While Marguerite Arnold did not get to pose with Harlow, she talks fondly of going into the grandmother’s house every Halloween wherein Mom Harlow would give cookies and things to the kids. Ever present, she said, was the full-sized color portrait propped up in the dining room.

Bernadine, wife of KCK physician Dr. Jim Pretz, points out that “Jean’s first name was originally Harlow, but her parents, the Carpenters, thought it too masculine, so it was changed to Harlean.” Later, she said, her last name was changed to Harlow, a reference to both her original first name and her grandparents’ last name. As for the grandmother, “Mrs. Harlow lived in Bonner Springs, Ks.,” said Pretz, “but when her husband died, she moved to KCK.’

Mabel Van Hooser never met the Harlows, but recalls seeing the houses on both Olive and 12th Street. She also has collected Jean Harlow press clippings from 60+ years ago.

A written remembrance escaped from Bernadine Pretz after she left her lifelong autograph book out for friends to peruse at a gathering years ago. “After everyone left, I noticed that several pages of autographs had been torn out.” Among them was the 1933 Harlow signature. A Jean Harlow autograph fetches over two thousand dollars these days.

Although the Missouri-based Kansas City Star covered Harlow’s 1933 visit to KCK, The local Kansas City Kansan newspaper decided not to do so. According to Pretz’s Uncle John, the Star reporter, “The Kansan newspaper did not want anything to do with Jean Harlow because they didn’t like the image she projected.”

That bad girl image--sexy, sharp tongued and tough--has sustained Jean Harlow’s star status since her 1937 death at 26 of uremic poisoning.
Enjoy this clip of Hollywood's original platinum blonde Jean Harlow, with Clark Gable in 1932's RED DUST:

Friday, January 15, 2010


AS COWBOY HERO BOB STEELE (right) clobbers a bad hombre (GEORGE CHESEBRO), Steele's pals HOOT GIBSON (left) and KEN MAYNARD observe with mixed feelings. This lobby card from ARIZONA WHIRLWIND (1944, Monogram) portrays the typical cowboy action one could find Saturdays at the local movie theater prior to the advent of TV. By then, Steele (Jan. 23 1907-Dec. 21, 1988), Maynard (July 21, 1895-March 23, 1973) and Gibson (Aug. 6, 1892-Aug. 23, 1962) were at the end of their respective sagebrush movie trails, having starred in dozens of B-Westerns since the days of silent films.
HOOT GIBSON, born Edmund Richard Gibson and nicknamed after a Hoot Owl, was a top western movie star (and director-producer) from the 1920's-'40s. KEN MAYNARD's movie career lasted from 1923-44. BOB STEELE, born Robert Adrian Bradbury, rode the range from 1920's The Adventures of Bob & Bill series (with his twin brother Bill) through 1967, in cowboy oaters as both star and character actor. He is remembered for his dramatic roles in Of Mice and Men and The Big Sleep. From 1965-67, Steele played it for laughs as Trooper Duffy in TV's F-Troop.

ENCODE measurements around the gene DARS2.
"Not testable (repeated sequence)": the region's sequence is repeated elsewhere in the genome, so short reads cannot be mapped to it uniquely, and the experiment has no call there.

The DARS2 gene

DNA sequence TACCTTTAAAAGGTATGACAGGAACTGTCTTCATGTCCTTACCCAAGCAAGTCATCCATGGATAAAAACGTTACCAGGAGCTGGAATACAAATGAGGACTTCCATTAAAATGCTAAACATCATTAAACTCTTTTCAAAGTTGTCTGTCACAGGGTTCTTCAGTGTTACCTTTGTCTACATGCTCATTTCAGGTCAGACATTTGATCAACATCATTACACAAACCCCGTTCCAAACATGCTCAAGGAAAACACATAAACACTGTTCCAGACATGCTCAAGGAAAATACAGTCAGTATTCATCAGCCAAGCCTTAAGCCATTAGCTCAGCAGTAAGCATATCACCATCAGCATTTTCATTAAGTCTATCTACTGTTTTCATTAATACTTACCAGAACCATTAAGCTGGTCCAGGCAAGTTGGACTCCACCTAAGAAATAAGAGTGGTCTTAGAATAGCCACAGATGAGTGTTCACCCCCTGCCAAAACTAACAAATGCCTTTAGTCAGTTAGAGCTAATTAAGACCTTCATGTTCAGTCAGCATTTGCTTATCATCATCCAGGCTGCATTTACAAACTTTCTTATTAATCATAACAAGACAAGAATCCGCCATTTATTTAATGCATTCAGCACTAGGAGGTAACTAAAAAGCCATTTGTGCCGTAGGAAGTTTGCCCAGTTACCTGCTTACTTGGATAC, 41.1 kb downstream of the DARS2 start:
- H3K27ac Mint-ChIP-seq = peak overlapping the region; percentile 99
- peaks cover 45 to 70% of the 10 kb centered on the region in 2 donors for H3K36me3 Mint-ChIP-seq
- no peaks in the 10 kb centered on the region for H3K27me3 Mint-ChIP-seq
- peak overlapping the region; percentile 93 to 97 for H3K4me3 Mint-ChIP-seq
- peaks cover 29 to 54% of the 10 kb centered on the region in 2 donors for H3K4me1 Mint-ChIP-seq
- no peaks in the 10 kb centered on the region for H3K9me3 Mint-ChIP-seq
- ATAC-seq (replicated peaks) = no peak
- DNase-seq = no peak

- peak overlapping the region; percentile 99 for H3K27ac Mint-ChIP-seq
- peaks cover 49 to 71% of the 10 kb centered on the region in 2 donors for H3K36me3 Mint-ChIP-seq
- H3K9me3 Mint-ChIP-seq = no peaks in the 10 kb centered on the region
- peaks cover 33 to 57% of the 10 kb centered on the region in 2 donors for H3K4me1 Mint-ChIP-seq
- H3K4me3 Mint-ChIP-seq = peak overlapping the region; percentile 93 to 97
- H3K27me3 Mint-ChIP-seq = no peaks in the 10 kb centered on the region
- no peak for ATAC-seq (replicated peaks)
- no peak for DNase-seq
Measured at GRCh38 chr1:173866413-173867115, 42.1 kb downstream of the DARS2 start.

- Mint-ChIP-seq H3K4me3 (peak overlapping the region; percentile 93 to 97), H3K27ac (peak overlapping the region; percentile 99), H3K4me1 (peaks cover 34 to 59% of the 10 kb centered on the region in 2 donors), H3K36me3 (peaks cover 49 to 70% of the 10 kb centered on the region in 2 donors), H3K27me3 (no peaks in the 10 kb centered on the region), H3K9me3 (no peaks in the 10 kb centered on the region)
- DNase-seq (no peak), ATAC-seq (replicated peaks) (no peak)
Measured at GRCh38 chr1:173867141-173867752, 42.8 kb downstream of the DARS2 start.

ARIZONA WHIRLWIND was #6 of 8 in The Trail Blazers trio western series that ran from 1943-44. It was Maynard's last movie, being replaced by Chief Thunder Cloud in the final two installments. [from Steve Crum's show biz memorabilia collection]
Some young cowboys influenced by the likes of Hoot, Ken & Bob:

Saturday, January 9, 2010

Worth 1,000 Words: PHIL HARRIS & ALICE FAYE

TITLED ALICE FAYE'S BABY CHRISTENED, this unique press photo shows the original crop marks and notations for newspaper publication. Dated May 5, 1943, the suggested caption (pasted on the backside) says: HOLLYWOOD CALIF: ALICE FAYE HARRIS JR. is only one-year-but stole the show from her parents on the occasion of her christening at St. Nicholas Episcopal Church in Encino, Calif. Baby Alice is seen with her famous parents Alice Faye and Phil Harris, assuming one of the more dramatic stances she chose to display to the camermen. She was christened by the Rev. Harley Wright Smith. [from Steve Crum's showbiz memorabilia collection]
ALICE FAYE (May 5, 1915-May 9, 1998) was, throughout the 1930's-'40s, 20th Century Fox's diva, introducing the Oscar winning You'll Never Know in Hello, Frisco, Hello, among many other movie songs. Her film career spanned from 1934-62. PHIL HARRIS (June 24, 1904-Aug. 11, 1995) made his name first as orchestra leader and comedian on radio's The Jack Benny Show during the 1930's and '40s. In 1933, his RKO short, So This Is Harris!, won the Oscar for Best Live Action Short Subject. Harris is also known as the voice of Baloo the Bear in Disney's animated The Jungle Book, wherein he sang The Bare Necessities. Alice and Phil starred from 1948-54 on their own comedy radio program, The Phil Harris-Alice Faye Show.

Married for 54 years, the Harrises had two daughters, Alice (born in 1942) and Phyllis, 1944.
Enjoy a photo montage of Alice and Phil:

Sunday, January 3, 2010

Worth 1,000 Words: MARTHA RAYE & AL JOLSON

By Steve Crum

ONE OF MY ALL-TIME FAVORITE show business photos is this publicity pearl, dated Feb. 27, 1937, featuring MARTHA RAYE (Aug. 27, 1916-Oct. 19, 1994) and AL JOLSON (May 26, 1886-Oct. 23, 1950), mugging to the max behind a CBS-Radio microphone. Raye was a regular performer on Jolson's 1936-38 Lifebuoy Program, the show being promoted here. In addition to her slapstick comedy, Martha Raye sang solos and duets with Al Jolson during the show's run. Raye later supported Jolie in Hold On To Your Hats on Broadway. Jolson stretches his mouth to match Raye's trademark "Big Mouth" as the two obviously enjoy each other. [from Steve Crum's showbiz memorabilia collection]
Martha Raye, in 1982, belts There's a Great Day Coming, Manana from Hold On To Your Hats: